Cablecos’ potential 5G weapons cast new shadows over US operators

The US MNOs no longer have to worry only about the competition from one another in the 5G era. They are facing challenges from new entrants to the mobile space. Dish Network plans a national 5G build-out enabled by divestments of spectrum and customers from Sprint (assuming its merger with T-Mobile finally goes through). And more dangerously, the major cable operators plan to build on their existing services, based on MVNO deals and WiFi, by launching their own cellular networks in selected areas.

The two largest cablecos, Comcast and Charter, are particularly ominous for the MNOs, since they have a far-reaching collaboration deal ranging from R&D to roaming to cross-marketing. If other cable firms were to join, these regionally-based operators could create a near-national coverage, akin to their sharing of one another’s WiFi hotspots across the country. That would give them the opportunity to outdo the established MNOs with a low cost base – no legacy networks and services to support; heavy use of WiFi-first to minimize the amount of licensed spectrum required; use of the CBRS band to avoid having to bid in conventional auctions too often.

In addition, they have established brands and content relationships, and can use their own cables to backhaul small cells or customer premises equipment for homes, enterprises or smart cities. And they would only have to build out where there were clear opportunities rather than attempting full coverage or a ‘build and they will come’ model. Localized networks, heavily based on small cells and the cablecos’ own fiber, augmented by WiFi and by their own local cores and edge nodes, would introduce a whole new cost model to the US market. Each cableco would only have to foot the bill for its own territory, while having roaming rights everywhere else and taking advantage of collective buying power, and collective influence over vendors’ roadmaps.

This formula, or something like it, could open the USA to the kind of disruption that asset-light challengers with their own fiber have created in other parts of the world, from France to India.

For now, Comcast and Charter have mobile services based on MVNO deals with Verizon, while Altice USA has a ‘heavy MVNO’ agreement with Sprint, in which it brings its fiber to the party to backhaul Sprint small cells and offset its fees; and deploys its own core and SIM cards.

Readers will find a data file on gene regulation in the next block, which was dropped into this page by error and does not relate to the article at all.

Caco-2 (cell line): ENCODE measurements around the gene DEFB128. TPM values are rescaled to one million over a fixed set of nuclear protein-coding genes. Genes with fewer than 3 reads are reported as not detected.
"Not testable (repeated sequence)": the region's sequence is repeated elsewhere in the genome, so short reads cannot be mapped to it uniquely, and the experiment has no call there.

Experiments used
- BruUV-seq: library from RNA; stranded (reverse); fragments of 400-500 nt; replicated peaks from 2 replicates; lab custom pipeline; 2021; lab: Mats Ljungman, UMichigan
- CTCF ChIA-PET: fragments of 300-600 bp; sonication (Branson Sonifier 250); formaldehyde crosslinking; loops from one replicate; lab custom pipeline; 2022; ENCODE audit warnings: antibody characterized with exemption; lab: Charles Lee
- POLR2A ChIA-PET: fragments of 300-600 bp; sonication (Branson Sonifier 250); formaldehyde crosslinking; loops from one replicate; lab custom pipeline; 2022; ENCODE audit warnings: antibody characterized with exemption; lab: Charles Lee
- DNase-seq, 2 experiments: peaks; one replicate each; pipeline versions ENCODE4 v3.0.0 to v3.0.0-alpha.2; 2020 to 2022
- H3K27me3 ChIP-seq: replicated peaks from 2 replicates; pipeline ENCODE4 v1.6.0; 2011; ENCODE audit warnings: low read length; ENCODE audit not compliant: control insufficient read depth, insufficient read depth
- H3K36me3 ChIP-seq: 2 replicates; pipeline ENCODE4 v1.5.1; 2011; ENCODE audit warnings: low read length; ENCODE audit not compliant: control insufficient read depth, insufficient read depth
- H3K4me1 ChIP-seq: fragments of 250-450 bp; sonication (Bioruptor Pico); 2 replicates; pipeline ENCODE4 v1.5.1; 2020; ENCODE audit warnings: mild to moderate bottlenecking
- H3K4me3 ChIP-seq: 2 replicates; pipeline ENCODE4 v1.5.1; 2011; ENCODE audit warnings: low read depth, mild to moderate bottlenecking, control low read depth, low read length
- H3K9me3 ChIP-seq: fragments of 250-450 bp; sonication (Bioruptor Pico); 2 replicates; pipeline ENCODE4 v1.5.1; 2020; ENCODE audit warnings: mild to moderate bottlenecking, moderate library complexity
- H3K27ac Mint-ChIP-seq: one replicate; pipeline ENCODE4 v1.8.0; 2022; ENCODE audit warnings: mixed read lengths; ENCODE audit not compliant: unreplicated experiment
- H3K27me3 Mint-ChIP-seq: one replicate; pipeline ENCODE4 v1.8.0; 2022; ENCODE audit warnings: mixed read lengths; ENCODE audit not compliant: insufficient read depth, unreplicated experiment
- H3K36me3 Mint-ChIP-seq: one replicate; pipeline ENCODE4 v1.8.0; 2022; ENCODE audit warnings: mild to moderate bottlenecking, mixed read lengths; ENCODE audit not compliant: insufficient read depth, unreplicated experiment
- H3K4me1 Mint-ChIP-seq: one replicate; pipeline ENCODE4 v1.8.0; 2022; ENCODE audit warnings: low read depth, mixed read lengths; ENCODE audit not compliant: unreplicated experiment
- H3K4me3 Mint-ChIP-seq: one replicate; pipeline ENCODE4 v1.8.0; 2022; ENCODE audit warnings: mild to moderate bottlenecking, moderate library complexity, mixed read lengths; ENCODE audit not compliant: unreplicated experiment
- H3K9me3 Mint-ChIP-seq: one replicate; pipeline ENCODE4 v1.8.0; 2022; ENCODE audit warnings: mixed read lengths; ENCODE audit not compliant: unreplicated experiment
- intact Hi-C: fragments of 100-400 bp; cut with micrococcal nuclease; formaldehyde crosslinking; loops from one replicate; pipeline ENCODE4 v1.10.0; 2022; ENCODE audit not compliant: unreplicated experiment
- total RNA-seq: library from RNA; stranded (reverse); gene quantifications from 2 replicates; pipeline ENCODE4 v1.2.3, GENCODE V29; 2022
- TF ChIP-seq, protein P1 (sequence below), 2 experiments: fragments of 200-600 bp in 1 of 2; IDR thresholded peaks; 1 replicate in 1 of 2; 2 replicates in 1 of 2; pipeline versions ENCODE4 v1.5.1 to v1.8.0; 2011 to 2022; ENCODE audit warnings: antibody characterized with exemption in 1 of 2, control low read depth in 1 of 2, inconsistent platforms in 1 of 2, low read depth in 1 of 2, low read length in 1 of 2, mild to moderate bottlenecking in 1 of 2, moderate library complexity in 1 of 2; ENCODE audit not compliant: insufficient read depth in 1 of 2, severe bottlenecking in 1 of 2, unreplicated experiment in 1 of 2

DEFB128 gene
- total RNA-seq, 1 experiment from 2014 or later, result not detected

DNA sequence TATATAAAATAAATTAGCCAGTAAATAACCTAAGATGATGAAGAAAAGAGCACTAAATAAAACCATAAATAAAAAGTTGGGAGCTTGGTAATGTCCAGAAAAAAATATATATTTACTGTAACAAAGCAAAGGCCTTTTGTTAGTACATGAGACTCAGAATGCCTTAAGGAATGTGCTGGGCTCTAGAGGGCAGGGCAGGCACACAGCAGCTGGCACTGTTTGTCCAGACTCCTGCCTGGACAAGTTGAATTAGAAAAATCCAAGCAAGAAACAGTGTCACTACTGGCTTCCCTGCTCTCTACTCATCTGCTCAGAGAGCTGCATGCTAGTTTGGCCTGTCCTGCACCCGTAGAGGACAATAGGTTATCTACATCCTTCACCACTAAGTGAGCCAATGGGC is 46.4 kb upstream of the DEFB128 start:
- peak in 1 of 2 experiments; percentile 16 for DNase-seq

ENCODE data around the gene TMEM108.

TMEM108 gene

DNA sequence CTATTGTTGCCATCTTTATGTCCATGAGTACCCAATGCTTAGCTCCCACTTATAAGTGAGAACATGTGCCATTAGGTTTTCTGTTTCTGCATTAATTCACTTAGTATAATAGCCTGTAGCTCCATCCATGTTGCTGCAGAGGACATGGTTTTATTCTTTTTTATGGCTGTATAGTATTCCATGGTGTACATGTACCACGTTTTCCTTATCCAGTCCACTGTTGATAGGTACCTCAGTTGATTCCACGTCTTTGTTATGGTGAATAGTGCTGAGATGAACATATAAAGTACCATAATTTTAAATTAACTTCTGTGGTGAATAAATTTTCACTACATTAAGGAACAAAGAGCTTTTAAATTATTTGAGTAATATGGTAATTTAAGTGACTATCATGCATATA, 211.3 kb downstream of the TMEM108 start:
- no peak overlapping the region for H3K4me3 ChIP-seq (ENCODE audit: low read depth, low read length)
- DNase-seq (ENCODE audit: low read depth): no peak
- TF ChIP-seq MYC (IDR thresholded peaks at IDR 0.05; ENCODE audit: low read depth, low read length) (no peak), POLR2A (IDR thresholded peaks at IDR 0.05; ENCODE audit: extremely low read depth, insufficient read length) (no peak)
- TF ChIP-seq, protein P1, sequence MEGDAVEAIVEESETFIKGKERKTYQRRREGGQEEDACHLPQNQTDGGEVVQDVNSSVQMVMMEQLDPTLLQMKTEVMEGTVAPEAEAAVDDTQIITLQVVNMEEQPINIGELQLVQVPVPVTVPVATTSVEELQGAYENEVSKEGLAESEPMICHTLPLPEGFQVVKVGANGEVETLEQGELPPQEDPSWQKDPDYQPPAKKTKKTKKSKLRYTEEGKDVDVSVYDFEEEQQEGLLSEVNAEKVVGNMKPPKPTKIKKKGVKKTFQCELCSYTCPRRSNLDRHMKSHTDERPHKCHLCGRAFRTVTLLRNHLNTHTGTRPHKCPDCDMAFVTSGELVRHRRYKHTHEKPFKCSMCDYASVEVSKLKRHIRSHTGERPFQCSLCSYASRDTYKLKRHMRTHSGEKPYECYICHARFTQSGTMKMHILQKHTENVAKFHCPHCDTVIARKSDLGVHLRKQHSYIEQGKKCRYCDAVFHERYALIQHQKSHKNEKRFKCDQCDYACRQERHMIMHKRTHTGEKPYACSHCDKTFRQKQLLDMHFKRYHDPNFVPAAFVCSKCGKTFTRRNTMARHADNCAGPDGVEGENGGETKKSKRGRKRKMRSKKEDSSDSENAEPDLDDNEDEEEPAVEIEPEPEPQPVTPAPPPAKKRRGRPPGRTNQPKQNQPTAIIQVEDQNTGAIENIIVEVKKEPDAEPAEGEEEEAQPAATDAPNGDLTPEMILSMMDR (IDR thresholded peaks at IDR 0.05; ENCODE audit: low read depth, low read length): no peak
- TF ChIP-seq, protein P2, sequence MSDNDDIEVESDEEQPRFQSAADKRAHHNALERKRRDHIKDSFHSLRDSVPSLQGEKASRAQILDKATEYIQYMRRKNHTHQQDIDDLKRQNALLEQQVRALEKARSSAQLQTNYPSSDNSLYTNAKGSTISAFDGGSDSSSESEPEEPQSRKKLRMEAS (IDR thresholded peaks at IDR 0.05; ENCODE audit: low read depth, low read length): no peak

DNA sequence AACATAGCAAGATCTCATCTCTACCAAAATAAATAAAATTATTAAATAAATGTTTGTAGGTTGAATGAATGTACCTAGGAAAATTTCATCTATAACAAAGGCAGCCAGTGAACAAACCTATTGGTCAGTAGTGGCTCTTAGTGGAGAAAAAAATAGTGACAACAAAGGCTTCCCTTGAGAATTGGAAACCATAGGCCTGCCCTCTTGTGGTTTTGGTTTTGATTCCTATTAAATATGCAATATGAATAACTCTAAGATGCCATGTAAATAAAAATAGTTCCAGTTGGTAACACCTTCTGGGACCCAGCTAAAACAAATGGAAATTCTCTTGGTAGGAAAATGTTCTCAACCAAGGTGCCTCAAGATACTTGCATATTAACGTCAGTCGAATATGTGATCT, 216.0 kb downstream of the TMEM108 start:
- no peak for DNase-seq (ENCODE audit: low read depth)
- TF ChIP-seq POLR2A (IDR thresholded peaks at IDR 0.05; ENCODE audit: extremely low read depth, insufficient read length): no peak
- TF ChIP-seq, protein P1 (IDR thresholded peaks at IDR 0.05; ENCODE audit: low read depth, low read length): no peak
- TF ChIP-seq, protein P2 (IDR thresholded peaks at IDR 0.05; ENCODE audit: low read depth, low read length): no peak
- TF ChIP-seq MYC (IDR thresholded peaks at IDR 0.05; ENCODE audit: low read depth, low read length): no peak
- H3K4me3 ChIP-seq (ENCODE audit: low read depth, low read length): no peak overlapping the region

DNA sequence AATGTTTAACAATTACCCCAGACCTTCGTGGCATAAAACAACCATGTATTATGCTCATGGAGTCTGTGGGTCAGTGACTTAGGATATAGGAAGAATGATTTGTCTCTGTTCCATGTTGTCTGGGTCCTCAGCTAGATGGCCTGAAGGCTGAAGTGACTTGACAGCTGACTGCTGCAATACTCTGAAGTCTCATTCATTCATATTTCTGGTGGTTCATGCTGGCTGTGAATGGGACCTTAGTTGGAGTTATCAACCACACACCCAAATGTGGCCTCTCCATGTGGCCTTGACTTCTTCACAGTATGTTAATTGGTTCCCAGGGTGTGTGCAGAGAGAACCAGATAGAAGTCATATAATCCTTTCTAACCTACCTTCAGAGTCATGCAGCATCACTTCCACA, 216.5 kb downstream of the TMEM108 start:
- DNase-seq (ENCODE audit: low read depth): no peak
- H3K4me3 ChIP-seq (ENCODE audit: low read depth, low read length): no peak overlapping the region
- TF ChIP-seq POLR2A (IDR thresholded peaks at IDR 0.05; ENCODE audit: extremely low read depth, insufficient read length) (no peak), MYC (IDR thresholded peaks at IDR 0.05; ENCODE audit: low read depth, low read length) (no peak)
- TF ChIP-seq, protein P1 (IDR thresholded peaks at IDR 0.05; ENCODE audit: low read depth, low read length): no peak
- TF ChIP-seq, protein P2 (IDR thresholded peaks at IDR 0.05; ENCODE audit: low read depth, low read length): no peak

Now these operators, and others like Cox, are considering how to move from these modest beginnings in the mobile market, to the kind of 5G landscape outlined above.

Tom Rutledge, Charter’s CEO, told the firm’s third quarter earnings call that the unlicensed portion of the 3.5 GHz CBRS band will be important to the mobile strategy, and the company may also bid for licensed CBRS spectrum in next year’s auction.

He said: “The question we’re evaluating is, should we be involved in that? We haven’t determined that yet. But we’re looking at it closely. CBRS is a pretty valuable piece of spectrum.”

The FCC plans to auction 70 MHz of CBRS spectrum starting on June 25 next year. The airwaves will be offered in relatively small regional chunks and with only three-year license terms, which is designed to make the licences affordable for a diversity of service providers, not just MNOs, and to be well-suited to bidders which only need capacity in selected locations, such as industrial or WISP providers. But the spectrum will be valuable because it will support 5G from day one, whereas the unlicensed portion will have to wait until 5G standards support shared spectrum usage, which will be introduced in next year’s 3GPP Release 16.

As well as allowing it to deploy its own mobile networks in the right locations, Charter is also considering CBRS for fixed wireless to help extend the reach of the HFC cable network.

The company is currently testing dual-SIM smartphones, in New York and Los Angeles, that can hand off traffic between the macrocell and CBRS small cells.